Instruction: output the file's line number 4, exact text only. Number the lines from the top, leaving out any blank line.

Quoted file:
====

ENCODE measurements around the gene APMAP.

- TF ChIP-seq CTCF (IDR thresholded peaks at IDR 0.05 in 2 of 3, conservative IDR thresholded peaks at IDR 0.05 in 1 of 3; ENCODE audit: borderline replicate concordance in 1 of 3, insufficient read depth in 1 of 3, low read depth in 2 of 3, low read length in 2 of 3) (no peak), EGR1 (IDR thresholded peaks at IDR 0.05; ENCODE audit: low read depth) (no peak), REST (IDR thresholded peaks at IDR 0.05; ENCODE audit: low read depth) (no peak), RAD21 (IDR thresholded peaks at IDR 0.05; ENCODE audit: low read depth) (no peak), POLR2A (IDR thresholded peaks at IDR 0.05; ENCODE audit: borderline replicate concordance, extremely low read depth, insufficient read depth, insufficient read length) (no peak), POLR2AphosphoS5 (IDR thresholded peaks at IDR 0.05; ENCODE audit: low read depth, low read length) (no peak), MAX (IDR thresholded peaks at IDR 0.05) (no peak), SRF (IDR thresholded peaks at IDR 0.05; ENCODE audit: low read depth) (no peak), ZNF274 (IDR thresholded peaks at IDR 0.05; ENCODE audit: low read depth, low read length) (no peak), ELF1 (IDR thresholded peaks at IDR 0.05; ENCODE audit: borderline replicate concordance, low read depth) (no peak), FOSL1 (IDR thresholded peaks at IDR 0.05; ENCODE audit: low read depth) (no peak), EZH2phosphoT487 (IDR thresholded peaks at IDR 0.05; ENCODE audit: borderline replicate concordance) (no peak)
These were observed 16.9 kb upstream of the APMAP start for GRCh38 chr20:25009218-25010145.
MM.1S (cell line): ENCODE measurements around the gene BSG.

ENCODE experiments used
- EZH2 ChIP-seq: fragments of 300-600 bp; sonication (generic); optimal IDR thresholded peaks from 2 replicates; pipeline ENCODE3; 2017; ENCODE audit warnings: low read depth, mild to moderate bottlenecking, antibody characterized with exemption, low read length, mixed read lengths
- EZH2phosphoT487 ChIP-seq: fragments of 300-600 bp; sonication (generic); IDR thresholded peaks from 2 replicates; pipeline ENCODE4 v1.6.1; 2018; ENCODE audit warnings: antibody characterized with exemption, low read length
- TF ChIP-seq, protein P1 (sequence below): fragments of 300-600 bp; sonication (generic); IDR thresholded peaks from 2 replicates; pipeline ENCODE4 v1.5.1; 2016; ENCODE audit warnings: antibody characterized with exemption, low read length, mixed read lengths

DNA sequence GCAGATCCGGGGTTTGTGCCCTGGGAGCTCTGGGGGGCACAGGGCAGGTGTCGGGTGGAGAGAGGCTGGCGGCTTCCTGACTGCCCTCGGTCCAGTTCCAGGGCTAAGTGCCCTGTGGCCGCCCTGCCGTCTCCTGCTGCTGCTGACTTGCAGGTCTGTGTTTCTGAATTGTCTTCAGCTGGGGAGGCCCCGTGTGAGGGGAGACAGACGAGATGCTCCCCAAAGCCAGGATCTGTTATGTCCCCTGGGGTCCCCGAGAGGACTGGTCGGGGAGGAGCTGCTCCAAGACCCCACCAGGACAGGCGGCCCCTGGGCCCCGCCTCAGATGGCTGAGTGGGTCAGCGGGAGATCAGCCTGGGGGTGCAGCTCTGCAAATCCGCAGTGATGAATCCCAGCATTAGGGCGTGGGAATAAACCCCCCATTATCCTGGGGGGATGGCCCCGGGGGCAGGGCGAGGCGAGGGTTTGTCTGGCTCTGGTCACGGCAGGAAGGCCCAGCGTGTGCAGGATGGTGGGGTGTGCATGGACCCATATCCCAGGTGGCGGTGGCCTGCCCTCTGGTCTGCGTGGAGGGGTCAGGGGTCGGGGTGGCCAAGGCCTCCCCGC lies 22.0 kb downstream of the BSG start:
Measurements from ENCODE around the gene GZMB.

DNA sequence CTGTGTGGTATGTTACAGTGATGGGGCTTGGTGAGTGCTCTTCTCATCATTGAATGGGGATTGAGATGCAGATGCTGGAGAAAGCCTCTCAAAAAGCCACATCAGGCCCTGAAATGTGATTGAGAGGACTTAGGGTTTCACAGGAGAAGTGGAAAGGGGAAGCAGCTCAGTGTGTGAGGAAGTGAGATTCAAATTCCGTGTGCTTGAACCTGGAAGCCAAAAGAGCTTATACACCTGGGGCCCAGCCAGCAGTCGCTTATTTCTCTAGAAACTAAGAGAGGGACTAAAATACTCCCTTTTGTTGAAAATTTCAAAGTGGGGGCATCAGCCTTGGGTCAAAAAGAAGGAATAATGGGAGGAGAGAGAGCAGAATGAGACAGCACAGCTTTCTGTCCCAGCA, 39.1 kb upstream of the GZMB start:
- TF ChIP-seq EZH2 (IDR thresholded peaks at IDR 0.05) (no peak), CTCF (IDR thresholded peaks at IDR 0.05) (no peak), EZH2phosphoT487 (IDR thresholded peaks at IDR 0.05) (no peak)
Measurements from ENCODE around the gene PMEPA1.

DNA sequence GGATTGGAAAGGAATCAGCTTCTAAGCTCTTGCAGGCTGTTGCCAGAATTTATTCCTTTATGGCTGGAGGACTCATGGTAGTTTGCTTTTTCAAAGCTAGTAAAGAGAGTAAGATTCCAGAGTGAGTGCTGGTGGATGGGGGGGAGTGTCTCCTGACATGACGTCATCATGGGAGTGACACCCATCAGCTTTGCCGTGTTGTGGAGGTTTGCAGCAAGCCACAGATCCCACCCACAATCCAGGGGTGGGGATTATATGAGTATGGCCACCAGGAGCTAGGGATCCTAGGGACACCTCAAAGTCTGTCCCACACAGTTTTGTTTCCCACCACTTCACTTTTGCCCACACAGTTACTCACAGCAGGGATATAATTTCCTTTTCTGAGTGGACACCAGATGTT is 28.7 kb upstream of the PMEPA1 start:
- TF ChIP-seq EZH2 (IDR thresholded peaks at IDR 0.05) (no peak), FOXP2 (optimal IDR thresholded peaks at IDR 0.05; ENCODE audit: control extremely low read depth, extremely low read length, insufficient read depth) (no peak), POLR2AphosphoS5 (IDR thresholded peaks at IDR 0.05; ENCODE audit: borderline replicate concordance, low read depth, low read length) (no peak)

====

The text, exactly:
MM.1S (cell line): ENCODE measurements around the gene BSG.